This new business book will enhance your collection in that it is designed to contain in one volume materials that are often treated in entire shelfs of specialized business titles to give a useful one-book overlook of the innovative steps that I describe to conceive of, and start, a variety of businesses throughout one’s life as needs, circumstances, education, experiences, and health might dictate.

“Make Your Own Job: Anytime, Anywhere, At Any Age”

Wm. Hovey Smith

Stratton Press

October, 2020

154 pages

Softcover ISBN 978-1-64895-264-7 $7.99

E-Book ISBN 978-1-64895-265-4 $2.99

Audio Book

ListenUp Productions

Read by James Edward Thomas

January, 2021

7 hours

ISBN 978-0-916565-20-6 $14.99

“Make Your Own Job: Anytime, Anywhere, At Any Age,” provides a unique way for people of all ages to identify and select the best opportunities at the moment to raise immediate cash while simultaneously planning for longer-term-businesses that require university degrees or professional certifications. The book provokes the reader to list and select among opportunities that they develop based on their life experiences and interests and work towards launching business activities that can meet their immediate and future needs.. These potential opportunities are not limited to product-development, but also include ventures in the arts as well as in the more general area of selling knowledge. The book also contains practical chapters on naming a business, finding partners, getting financing, patents, trademarks, etc.   For those in college, the book advocates seeking those with like-minded interests and taking some business classes along with their professional studies. “Make Your Own Job” is available in softcover, as an e-book, as well as an audio book.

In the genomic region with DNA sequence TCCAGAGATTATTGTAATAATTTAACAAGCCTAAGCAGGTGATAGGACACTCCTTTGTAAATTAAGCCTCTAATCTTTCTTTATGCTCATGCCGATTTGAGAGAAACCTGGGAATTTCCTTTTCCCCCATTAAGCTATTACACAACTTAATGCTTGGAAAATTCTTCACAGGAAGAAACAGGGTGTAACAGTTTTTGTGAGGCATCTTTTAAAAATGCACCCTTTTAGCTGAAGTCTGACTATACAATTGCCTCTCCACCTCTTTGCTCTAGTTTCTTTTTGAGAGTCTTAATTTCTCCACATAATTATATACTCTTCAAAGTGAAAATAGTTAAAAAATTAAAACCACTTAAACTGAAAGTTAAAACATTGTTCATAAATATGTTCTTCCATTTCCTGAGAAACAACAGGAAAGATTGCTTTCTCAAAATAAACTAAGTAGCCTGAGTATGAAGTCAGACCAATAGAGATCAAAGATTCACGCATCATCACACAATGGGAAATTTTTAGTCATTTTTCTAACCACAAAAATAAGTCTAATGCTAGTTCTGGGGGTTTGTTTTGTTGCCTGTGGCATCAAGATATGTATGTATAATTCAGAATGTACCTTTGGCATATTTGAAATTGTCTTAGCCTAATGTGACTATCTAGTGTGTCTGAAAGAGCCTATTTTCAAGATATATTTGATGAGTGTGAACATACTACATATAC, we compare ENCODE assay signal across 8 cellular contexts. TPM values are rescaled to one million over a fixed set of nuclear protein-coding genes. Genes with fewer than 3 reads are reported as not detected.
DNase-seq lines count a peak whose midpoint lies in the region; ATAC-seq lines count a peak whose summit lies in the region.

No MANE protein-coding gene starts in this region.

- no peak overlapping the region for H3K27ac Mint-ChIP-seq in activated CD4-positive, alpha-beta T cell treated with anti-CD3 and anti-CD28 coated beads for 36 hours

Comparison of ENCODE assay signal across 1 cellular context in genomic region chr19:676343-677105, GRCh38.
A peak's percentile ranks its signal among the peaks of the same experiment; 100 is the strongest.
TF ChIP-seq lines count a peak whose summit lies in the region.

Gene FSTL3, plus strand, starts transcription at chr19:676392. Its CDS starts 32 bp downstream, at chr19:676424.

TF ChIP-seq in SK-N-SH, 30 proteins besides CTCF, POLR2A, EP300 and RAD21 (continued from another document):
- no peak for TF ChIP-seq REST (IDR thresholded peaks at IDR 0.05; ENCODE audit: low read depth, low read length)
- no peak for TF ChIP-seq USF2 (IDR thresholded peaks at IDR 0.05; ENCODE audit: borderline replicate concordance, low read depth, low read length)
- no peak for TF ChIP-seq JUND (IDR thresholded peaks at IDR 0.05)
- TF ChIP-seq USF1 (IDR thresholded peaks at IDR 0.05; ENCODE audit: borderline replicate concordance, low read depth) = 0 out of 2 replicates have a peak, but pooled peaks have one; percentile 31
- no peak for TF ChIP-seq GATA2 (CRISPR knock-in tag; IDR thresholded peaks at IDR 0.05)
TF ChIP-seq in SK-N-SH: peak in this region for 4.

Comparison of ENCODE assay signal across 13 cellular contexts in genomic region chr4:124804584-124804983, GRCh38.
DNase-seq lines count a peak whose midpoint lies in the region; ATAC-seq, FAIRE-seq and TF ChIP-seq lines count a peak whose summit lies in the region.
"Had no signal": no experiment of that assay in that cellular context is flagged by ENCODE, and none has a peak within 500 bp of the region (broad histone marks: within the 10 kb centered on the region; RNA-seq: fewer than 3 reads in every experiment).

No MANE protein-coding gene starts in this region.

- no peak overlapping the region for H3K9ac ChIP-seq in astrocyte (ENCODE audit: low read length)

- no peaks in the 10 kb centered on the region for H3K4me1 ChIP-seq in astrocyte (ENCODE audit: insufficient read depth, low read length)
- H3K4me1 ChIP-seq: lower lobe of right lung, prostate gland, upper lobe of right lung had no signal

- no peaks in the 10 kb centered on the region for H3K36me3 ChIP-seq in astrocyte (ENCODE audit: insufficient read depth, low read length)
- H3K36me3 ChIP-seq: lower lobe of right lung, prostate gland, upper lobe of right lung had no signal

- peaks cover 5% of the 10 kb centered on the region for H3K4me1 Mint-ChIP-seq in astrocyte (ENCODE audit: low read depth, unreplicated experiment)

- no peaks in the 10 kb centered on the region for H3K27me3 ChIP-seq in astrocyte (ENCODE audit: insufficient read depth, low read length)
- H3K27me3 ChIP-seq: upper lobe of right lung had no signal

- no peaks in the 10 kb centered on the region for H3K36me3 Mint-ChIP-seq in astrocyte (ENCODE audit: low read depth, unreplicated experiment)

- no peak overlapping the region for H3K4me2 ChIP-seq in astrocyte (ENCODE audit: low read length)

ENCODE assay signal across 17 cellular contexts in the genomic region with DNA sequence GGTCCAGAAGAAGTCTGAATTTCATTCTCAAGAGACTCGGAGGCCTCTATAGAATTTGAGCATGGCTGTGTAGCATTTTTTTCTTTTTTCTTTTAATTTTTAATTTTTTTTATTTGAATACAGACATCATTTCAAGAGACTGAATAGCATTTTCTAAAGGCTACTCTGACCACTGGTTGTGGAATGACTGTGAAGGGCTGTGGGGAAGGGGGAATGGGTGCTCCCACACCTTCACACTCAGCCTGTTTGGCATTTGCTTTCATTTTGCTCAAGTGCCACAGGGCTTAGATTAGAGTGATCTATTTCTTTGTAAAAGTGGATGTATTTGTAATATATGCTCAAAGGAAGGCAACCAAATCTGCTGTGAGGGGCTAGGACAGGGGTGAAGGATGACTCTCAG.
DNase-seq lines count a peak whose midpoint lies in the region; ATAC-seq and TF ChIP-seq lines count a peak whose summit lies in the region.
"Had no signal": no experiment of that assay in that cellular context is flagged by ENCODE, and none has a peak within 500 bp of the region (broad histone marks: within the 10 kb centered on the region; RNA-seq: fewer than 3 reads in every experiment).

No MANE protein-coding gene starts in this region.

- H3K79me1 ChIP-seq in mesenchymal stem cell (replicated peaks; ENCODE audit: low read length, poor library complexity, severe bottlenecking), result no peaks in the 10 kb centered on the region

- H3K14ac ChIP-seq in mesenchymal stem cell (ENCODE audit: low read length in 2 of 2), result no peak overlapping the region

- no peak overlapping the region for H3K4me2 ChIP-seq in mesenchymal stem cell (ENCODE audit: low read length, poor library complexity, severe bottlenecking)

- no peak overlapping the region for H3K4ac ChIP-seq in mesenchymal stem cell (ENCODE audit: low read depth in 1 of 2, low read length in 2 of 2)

I introduce a number of unusual business concepts in this book. Among these are, “There is nothing in human experience that cannot be turned into profit by an inventive mind.” Another is that one become accustomed to participating in a variety of business ventures throughout their lives and change them as might be dictated by sudden disability or other life happenings. Yet a third is that business can be thought of as large-scale multi-million dollar ventures, but equally important to seniors is developing a less demanding business that can keep them interested and active in their older years. 

I have attached a one-sheet about the book with links to my social media, order, and contact information as well as a manuscript copy of the text. 


Wm. Hovey Smith 

About This Author

Wm. Hovey Smith is the author of more than 20 books and producer of more than 850 YouTube videos. He is a Professional Geologist in Georgia, a former U.S. Army Combat Engineer Officer, outdoorsman, small business owner, knife maker, and international speaker on environmental and business topics, having spoken at international forums in Austria and China. He has also served as an Information Scientists for a multi-national company specializing in industrial patents. His current project is a novel, screenplay and movie, “Father of the Grooms.”  For more information on the author’s activities go to